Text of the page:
While International Women’s day (IWD) is celebrated on March 8 across the globe, it is important to reflect on how it came to be recognized. It has been a United Nations (UN) recognized holiday since 1977, but the first gathering of IWD took place in 1911. This global day celebrates the social, economic, cultural, and political achievements of women, with a call to action to: educate and raise awareness about women’s equality; advocate for positive change for the advancement of women; lobby for accelerated gender parity; and celebrate the women in our lives and their sacrifices.

The idea of IWD grew out of early 20th century activism by North American and European women who were living in a time of rapid expansion and unrest in the industrialized world. It took root in 1909 as National Women’ Day in the US and in 1910 at an international conference, German women’s rights activist Clara Zetkin proposed an international day to celebrate women so they could further their demands for equal rights. IWD was approved by 17 countries, with the first celebration held in 1911. In 1975, the UN officially recognised IWD and by 1977, declared March 8 as the UN Day for Women’s Rights and World Peace.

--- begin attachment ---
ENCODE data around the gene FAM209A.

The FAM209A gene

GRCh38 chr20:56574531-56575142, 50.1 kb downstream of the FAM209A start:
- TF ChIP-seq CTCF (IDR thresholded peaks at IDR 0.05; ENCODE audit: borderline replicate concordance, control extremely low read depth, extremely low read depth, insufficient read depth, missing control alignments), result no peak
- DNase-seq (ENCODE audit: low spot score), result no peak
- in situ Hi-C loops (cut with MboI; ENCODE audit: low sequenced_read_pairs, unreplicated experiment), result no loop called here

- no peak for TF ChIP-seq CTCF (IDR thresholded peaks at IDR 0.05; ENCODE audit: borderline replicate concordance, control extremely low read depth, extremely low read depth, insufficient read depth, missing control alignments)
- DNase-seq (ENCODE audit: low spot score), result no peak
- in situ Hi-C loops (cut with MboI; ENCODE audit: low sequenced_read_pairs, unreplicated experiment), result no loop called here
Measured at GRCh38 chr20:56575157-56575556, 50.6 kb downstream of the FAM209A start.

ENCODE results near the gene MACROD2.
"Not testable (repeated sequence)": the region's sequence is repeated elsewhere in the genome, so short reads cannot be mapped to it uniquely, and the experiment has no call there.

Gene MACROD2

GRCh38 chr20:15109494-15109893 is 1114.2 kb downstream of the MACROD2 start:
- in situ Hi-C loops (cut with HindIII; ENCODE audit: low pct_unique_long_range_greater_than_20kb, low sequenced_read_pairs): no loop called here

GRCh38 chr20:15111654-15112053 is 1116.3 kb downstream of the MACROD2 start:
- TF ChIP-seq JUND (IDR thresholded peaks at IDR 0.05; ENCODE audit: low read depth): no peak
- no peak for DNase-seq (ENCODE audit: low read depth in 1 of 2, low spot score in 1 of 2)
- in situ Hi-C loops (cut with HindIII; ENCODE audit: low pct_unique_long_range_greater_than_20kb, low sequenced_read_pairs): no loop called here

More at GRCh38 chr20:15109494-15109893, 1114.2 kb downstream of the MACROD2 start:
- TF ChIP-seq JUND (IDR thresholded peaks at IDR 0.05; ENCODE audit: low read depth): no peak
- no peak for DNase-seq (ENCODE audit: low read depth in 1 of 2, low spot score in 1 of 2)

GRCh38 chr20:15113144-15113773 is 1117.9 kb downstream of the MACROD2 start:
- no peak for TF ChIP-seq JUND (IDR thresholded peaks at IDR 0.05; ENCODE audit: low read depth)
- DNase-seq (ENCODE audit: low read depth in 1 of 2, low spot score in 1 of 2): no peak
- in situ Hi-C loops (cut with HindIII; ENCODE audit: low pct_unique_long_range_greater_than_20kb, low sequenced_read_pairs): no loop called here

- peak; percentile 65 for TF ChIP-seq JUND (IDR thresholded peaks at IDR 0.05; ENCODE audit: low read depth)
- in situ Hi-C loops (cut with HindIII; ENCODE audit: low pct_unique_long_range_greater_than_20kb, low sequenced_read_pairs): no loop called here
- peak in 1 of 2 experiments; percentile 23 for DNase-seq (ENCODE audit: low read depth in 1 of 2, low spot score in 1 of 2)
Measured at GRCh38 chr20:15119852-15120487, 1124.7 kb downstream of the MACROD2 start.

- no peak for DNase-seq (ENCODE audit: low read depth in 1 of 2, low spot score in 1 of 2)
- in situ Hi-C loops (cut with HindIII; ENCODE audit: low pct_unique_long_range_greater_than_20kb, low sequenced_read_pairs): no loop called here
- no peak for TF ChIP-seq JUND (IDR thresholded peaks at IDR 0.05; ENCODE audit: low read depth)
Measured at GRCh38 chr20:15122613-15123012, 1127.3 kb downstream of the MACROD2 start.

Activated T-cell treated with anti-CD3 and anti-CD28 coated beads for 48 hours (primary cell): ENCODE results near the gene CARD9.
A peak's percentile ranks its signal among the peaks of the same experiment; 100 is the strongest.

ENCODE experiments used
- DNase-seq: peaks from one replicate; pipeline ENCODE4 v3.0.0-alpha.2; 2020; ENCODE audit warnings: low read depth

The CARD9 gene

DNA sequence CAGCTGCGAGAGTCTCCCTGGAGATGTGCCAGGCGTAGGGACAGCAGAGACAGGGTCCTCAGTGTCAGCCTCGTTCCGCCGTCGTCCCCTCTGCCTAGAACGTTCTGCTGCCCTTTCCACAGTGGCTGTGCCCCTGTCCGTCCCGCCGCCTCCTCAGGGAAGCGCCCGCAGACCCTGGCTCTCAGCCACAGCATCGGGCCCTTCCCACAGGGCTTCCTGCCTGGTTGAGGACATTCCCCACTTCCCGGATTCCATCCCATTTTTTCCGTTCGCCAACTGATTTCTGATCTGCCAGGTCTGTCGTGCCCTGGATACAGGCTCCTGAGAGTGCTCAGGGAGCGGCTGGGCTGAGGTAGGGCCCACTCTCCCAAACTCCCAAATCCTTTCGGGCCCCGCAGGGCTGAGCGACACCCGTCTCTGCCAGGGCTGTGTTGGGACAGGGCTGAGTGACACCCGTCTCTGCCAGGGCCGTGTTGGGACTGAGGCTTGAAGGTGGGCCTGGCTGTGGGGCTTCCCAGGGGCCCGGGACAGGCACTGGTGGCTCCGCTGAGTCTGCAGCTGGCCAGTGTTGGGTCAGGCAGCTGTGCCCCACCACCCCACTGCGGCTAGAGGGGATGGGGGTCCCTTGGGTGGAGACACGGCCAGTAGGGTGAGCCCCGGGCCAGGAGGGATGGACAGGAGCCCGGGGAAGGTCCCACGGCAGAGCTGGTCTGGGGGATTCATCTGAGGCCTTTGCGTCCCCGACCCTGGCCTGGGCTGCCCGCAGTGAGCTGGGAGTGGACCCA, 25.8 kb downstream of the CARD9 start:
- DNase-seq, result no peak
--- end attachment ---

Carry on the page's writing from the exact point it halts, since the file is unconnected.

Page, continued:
In 2001, to accelerate the call for gender parity, the IWD website was launched in a pre-social media world as a vehicle for collective action. Gradually global awareness gathered support, and by 2014, IWD was celebrated in more than 100 countries. The active participation of the UN and World Economic Forum — gender equality is central to UN Sustainable Development Goals (SDG5 calls for the world to “achieve gender parity and empower all women and girls by 2030”) –further strengthened the global movement for women’s rights.

The 2024 IWD theme #InspireInclusion (the overarching theme is “Invest in women: Accelerate progress”) underlines the importance of empowering women and promoting gender parity. WIFA believes that by collectively investing in women we can advance change and achieve a more equal world. WIFA would be interested in your ideas on how we can #InspireInclusion within the financial industry and beyond – not only on March 8 but all year long.


Bonnie Ohri